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47 votes
Accepted

Why are spherical shapes so common in the universe?

Spherical shapes in the universe are common because the dominant long range forces like gravity and electromagnetism are central (in that they only depend on the distance between objects). Our planet, ...
CStarAlgebra's user avatar
  • 2,687
17 votes

Why are spherical shapes so common in the universe?

On a astronomical scale spherical shape is due to gravity and the more massive the body the bigger gravity. Let's start with the stars: Stars form by collapsing cloud of gas in so called "pre-...
Graphenjoyer's user avatar
12 votes

Why are spherical shapes so common in the universe?

A planetary body would always want to achieve hydrostatic equilibrium: In fluid mechanics, hydrostatic equilibrium (hydrostatic balance, hydrostasy) is the condition of a fluid or plastic solid at ...
Nilay Ghosh's user avatar
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10 votes

Why are spherical shapes so common in the universe?

A classical philosopher like Aristotle would say this is because "sphere is a perfect solid and the heavens are a region of perfection". A more modern version of the essentially same answer ...
John's user avatar
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6 votes

Why are spherical shapes so common in the universe?

Equilibrium states in time-varying processes are local minima of exergy which preserve conserved quantities. Those things are (or can be reliably predicted to be) roughly sphere-like for which ...
g s's user avatar
  • 13.9k
4 votes

Why are spherical shapes so common in the universe?

The surface to volume ratio is the least for a spherical object. This means that a sphere for attractive forces will have the highest binding energy. All objects tend to a state of lowest potential ...
SAKhan's user avatar
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2 votes
Accepted

Why the unit of quantum information for anyons systems should be the qubit?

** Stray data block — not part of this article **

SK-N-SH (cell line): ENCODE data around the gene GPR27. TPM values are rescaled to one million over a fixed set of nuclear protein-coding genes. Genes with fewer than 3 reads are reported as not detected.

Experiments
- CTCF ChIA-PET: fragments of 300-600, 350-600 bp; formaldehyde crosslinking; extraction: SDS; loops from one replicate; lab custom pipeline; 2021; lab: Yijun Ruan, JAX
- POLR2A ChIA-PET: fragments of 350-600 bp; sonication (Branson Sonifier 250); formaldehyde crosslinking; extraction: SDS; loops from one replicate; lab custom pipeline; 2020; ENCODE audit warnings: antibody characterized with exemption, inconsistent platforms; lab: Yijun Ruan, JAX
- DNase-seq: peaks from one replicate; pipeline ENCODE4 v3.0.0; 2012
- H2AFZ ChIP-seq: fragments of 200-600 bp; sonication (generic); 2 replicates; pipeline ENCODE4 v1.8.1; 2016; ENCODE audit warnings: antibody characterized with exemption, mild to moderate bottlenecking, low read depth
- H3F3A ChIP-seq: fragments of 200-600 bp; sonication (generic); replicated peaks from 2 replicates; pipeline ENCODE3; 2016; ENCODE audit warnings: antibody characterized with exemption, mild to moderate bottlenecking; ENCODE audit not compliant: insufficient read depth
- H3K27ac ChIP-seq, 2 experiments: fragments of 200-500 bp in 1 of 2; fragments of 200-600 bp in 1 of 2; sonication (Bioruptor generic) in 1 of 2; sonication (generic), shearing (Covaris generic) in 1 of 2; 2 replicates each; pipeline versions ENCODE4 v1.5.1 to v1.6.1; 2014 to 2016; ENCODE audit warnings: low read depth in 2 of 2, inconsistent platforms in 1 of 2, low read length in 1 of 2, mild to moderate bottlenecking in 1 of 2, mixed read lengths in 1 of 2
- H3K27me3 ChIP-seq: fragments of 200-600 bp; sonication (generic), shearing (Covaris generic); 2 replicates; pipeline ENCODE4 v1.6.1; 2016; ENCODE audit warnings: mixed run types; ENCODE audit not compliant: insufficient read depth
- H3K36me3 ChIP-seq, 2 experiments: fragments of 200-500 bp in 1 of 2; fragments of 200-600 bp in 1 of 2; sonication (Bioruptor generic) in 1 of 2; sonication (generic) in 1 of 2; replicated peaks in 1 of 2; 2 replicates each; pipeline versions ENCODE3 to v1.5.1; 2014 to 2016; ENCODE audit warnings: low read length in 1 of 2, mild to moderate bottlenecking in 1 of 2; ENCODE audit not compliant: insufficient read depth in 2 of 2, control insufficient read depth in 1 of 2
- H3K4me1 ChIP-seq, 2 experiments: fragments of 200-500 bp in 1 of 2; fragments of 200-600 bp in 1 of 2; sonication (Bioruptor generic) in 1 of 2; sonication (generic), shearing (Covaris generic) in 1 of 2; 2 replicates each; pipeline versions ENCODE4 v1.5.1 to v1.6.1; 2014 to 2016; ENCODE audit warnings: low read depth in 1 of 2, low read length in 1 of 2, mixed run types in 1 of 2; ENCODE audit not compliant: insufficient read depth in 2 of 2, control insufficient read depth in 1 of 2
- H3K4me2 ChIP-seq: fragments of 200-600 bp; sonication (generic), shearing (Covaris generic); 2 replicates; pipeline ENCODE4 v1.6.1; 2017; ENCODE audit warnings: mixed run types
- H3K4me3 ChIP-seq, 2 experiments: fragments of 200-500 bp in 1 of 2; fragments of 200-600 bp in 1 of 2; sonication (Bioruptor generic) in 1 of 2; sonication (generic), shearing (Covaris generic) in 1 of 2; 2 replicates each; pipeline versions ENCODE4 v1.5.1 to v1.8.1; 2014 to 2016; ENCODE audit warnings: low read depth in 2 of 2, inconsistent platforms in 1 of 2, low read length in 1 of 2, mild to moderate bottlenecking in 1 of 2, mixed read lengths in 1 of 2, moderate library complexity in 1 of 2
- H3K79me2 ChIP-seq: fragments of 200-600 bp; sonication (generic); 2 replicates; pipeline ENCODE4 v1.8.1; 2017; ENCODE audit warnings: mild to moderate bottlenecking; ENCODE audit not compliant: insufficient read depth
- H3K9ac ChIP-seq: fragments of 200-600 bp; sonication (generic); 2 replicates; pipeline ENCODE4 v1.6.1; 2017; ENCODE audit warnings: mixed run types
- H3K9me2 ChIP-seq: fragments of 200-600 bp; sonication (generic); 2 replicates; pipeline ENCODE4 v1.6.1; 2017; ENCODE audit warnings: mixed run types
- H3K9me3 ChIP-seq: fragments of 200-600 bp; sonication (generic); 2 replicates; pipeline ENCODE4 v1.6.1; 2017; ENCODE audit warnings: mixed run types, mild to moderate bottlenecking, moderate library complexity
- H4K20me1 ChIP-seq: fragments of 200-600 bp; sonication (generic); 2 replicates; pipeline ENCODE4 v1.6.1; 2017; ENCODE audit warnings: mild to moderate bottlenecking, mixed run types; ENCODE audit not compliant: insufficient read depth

A classic source of anyon theories is the family $SU(2)_{k}$ where $k\geq1$. Such a theory has particle types $\{j/2\}_{j=0}^{k}$ and fusion rules \begin{equation} j_{1}\times j_{2} = \sum_{j=|j_1 - ...
Sachin Valera's user avatar
2 votes
Accepted

Topological behavior (or asymptotics at infinity) of gauge fields assumed in Fujikawa method

Indeed, from a mathematical standpoint, all the physics that has to do with the global topological terms of gauge theory "on $\mathbb{R}^4$" really happens on $S^4$. So how is it possible ...
ACuriousMind's user avatar
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2 votes
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Visualization of a gauge field with non-null winding number

The proper answer is that fully visualizing this winding would involve imagining the winding on a 3-sphere. Just in case someone reading this doesn't know why that is, it's because the boundary ...
11zaq's user avatar
  • 861
2 votes

Why are spherical shapes so common in the universe?

I kept reading and reading and couldn't believe I wasn't finding anything about hydrostatic equilibrium.... Until I did. In space, when an object has enough mass, it will ALWAYS take the shape of a ...
JP Anthony's user avatar
2 votes

Why are spherical shapes so common in the universe?

Although Torus/Donut Shapes are among the most common shapes in the transparent, invisible universe, like the Magnetospheres of various planets and galaxies, what humans can easily discern are dense ...
Tristian's user avatar
  • 121
2 votes
Accepted

Are $i^\pm$ and $i^0$ codimension 1 surfaces?

Penrose diagrams are a diagrammatic representation of the conformal compactification of a manifold, not of the manifold itself. The compactification part is required so we can draw the manifold on a ...
Prahar's user avatar
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1 vote

Why are spherical shapes so common in the universe?

In a wider sense: The sphere is the smallest surface that encloses a given volume. The sphere is the solution to one of the most general optimization problems in three-dimensional geometry. This makes ...
Peter - Reinstate Monica's user avatar
1 vote
Accepted

How does one prove that the electric field is conservative when it is not defined on simply-connected regions?

Definition of a potential field. A conservative field is a field so that the line integral $$\int_{\gamma} \mathbf{F} \cdot \mathbf{\hat{t}} \ ,$$ is independent on the path but only depends on its ...
basics's user avatar
  • 9,521
1 vote

How does one prove that the electric field is conservative when it is not defined on simply-connected regions?

I don't know about proving it mathematically, but intuitively, you can always imagine that there are no real point charges or infinitely thin rods. You can assume they are super small, but the charge ...
Wolphram jonny's user avatar
1 vote

What's the relations between Quantum spin liquid and Quantum magnetism?

Depends on what you mean by the "prospects". "Prospects" could mean what technological advancements might it lead to, what problems would it solve, how will it deepen our ...
mike1994's user avatar
  • 683
1 vote

What objects are solutions to the Einstein Field Equations?

There are basically two general ways of solving the Einstein field equations (EFE). The EFE gives the relationship between the distribution of matter and the geometry of the spacetime. Specifically ...
Dale's user avatar
  • 102k

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